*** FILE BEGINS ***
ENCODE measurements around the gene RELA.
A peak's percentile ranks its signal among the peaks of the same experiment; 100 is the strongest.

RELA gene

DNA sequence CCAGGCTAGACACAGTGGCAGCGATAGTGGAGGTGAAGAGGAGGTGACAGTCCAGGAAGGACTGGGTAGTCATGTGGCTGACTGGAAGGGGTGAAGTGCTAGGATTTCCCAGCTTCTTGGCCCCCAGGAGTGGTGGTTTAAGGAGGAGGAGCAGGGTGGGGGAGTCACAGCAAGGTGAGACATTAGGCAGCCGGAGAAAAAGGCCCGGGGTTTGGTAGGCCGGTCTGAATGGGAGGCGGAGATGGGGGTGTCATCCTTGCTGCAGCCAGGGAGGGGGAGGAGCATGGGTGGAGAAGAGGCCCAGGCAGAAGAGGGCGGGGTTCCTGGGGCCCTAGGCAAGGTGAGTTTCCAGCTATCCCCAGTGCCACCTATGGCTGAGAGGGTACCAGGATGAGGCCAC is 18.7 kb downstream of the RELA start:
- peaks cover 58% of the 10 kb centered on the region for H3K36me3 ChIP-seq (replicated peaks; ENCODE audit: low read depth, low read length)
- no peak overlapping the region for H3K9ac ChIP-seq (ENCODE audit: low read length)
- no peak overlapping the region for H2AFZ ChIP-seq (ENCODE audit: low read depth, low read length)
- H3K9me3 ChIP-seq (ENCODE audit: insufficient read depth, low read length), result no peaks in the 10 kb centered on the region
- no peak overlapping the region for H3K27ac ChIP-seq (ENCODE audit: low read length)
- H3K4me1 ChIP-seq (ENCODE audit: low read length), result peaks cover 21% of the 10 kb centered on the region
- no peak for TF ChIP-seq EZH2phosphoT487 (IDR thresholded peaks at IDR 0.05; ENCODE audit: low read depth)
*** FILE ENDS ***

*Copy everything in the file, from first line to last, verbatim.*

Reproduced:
ENCODE measurements around the gene RELA.
A peak's percentile ranks its signal among the peaks of the same experiment; 100 is the strongest.

RELA gene

DNA sequence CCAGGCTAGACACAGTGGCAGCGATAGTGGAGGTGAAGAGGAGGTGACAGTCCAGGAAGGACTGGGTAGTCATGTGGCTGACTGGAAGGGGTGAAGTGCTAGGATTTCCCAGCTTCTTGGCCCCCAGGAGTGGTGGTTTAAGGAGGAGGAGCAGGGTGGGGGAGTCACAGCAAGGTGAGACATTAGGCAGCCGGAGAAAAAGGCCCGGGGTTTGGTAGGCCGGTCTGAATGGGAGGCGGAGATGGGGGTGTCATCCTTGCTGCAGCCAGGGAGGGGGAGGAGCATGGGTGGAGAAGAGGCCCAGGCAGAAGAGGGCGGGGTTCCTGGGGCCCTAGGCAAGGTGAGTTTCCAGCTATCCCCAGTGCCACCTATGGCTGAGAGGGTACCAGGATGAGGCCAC is 18.7 kb downstream of the RELA start:
- peaks cover 58% of the 10 kb centered on the region for H3K36me3 ChIP-seq (replicated peaks; ENCODE audit: low read depth, low read length)
- no peak overlapping the region for H3K9ac ChIP-seq (ENCODE audit: low read length)
- no peak overlapping the region for H2AFZ ChIP-seq (ENCODE audit: low read depth, low read length)
- H3K9me3 ChIP-seq (ENCODE audit: insufficient read depth, low read length), result no peaks in the 10 kb centered on the region
- no peak overlapping the region for H3K27ac ChIP-seq (ENCODE audit: low read length)
- H3K4me1 ChIP-seq (ENCODE audit: low read length), result peaks cover 21% of the 10 kb centered on the region
- no peak for TF ChIP-seq EZH2phosphoT487 (IDR thresholded peaks at IDR 0.05; ENCODE audit: low read depth)